Religious power is a key factor in shaping public policy, but a growing body of research suggests that religion is also a key driver of economic growth.
For example, when religious groups are economically more prosperous, their populations tend to grow faster, according to research from Harvard University.
But when religious organizations are economically less prosperous, they tend to shrink in size.
So, if religious leaders are incentivized to engage in political activism, that may be one reason why they are less likely to be politically active.
In fact, a recent study suggests that religious groups with a high degree of political activism are less responsive to the market than those with low levels of political activity.
“We think political activism has a positive effect on the extent to which people identify with religious organizations,” said Elizabeth K. Hovde, a professor at the Harvard Kennedy School’s Belfer Center for Science and International Affairs.
“It increases their religiosity, which makes them more likely to identify as religious.”
The study examined the relationship between religious membership and economic growth from 1980 to 2012 in 20 countries and found that in all 20 countries, there was a strong positive correlation between religious participation and economic output.
In other words, there is a stronger relationship between religiosity and economic success.
This link may explain why religiosity has been such a strong predictor of political participation for so long.
“People may have this strong sense that they’re in this community that is going to help them get ahead,” said Dr. Hove.
“But it’s really difficult to get people to participate in politics because they may be afraid of what their neighbors might think.”
Religion is more than just a matter of religion When it comes to religion, political engagement is not a simple matter of affiliation.
It’s about whether people are religious or not.
Religious people are more likely than nonreligious people to practice multiple faiths, and that’s especially true when it comes time to make economic decisions.
This is because religious groups often have a strong financial stake in their communities.
They are financially tied to their communities and their religious organizations.
And because of their strong ties to their religious communities, they are more invested in maintaining and expanding their social and economic networks.
“The economic impact of religiosity can be a powerful driver of political engagement,” Dr. Kagan said.
For instance, when a person is religious, he or she may feel less pressure to do what others would consider politically risky actions.
“If you’re religious, you have a greater sense of responsibility to your community,” Dr Kagan added.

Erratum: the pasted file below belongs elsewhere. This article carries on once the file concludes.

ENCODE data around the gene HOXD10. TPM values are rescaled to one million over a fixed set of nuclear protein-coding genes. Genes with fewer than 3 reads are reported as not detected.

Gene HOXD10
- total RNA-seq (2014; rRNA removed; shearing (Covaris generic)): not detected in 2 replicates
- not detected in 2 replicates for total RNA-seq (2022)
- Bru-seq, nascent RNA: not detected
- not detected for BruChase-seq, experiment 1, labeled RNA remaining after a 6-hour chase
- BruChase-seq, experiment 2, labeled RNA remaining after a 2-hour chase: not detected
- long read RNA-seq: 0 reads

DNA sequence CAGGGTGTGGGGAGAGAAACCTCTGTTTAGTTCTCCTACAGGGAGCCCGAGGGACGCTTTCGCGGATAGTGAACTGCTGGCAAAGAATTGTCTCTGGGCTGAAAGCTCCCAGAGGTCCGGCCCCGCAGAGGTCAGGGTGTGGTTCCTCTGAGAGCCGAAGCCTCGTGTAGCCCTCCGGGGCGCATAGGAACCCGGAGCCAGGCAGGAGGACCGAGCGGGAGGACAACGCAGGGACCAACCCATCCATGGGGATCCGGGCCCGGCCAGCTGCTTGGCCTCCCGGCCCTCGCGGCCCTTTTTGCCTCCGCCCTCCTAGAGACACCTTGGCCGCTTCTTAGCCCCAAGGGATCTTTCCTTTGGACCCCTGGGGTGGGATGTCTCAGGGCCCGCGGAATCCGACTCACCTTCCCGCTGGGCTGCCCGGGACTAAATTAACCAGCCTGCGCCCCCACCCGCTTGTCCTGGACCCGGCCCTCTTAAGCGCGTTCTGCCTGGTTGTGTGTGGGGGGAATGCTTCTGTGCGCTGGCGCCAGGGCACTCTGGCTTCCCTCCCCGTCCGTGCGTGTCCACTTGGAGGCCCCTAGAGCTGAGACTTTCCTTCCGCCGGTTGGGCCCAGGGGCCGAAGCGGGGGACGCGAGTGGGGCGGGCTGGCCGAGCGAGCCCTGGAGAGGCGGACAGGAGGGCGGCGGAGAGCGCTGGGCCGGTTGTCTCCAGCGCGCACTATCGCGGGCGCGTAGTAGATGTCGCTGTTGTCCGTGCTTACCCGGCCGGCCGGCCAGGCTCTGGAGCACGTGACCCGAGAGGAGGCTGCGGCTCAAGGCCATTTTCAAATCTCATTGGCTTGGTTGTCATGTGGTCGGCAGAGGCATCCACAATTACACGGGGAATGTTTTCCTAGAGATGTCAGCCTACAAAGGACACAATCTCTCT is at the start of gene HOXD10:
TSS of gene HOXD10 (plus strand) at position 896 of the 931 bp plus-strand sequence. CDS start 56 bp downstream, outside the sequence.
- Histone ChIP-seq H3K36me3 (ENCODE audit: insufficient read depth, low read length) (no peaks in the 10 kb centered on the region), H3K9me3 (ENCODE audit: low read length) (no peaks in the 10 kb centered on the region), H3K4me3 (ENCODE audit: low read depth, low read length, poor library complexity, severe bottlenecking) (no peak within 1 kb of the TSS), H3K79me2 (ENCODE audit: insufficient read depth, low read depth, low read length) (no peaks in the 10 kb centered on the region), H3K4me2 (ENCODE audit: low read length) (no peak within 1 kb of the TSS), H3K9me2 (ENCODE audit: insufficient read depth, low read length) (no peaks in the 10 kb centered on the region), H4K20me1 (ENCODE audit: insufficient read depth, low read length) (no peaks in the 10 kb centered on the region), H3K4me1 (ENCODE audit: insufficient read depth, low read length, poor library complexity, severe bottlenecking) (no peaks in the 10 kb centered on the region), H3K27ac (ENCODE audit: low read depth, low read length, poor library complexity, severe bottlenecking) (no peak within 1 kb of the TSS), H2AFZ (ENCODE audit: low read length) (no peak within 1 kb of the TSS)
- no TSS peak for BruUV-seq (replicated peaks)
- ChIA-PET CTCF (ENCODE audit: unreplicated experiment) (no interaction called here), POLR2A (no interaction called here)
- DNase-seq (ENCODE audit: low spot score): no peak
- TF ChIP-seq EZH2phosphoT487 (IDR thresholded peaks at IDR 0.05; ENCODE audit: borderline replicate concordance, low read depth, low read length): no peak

And the larger your community, the more important that economic community is.
“Religious people also tend to be more active in the political arena, which is a reflection of their financial strength,” she said.
This financial power is what has led to a number of religious groups to grow in power in recent decades.
For decades, religious organizations were seen as the primary force in American politics.
But the economic power of religious institutions also created a vacuum in American society.
“For a long time, religious institutions were seen to be a way to keep the government in check,” Dr Hovke said.
But now, the religious community is also experiencing a growing influence in American political life.
And for many Americans, religion is the only reason to vote.
According to a 2014 Pew Research Center poll, one-in-five Americans are affiliated with a religious group, and the number of unaffiliated Americans has increased steadily over the past three decades.
Religious groups are also increasingly active in U.S. politics.
For every 1 percent increase in the percentage of unaffied Americans, the percentage change in the share of religious Americans who are voting has increased from 0.2 percent in 2000 to 2.5 percent in 2014.
This rise in political engagement can be attributed in part to the growing influence of the religious right.
“There’s a significant amount of money flowing to the religious Right, and they’re spending it in a way that’s very different from the way the average American goes about politics,” Dr Sahlins said.
In the 2012 election, religious groups spent $25.7 million on the political campaign, according the Center for Responsive Politics, which tracks political spending.
In contrast, political spending by nonreligious groups has fallen steadily in recent years, with a decline of just 0.5 percentage points between 2000 and 2012.
Religious organizations, including churches and synagogues, are also investing heavily in politics.
Religious leaders are now spending nearly $1.7 billion on political activity in 2012, according a report from the nonpartisan Center for Public Integrity.
According the Center’s analysis, religious leaders have spent $2.9 billion on lobbying since 2001.
The majority of religious organizations that were involved in lobbying in 2012 spent their money in a manner that was highly visible.
While religious groups may be more visible than non-religious organizations, religious advocacy groups are often far more secretive.
“They tend to spend much more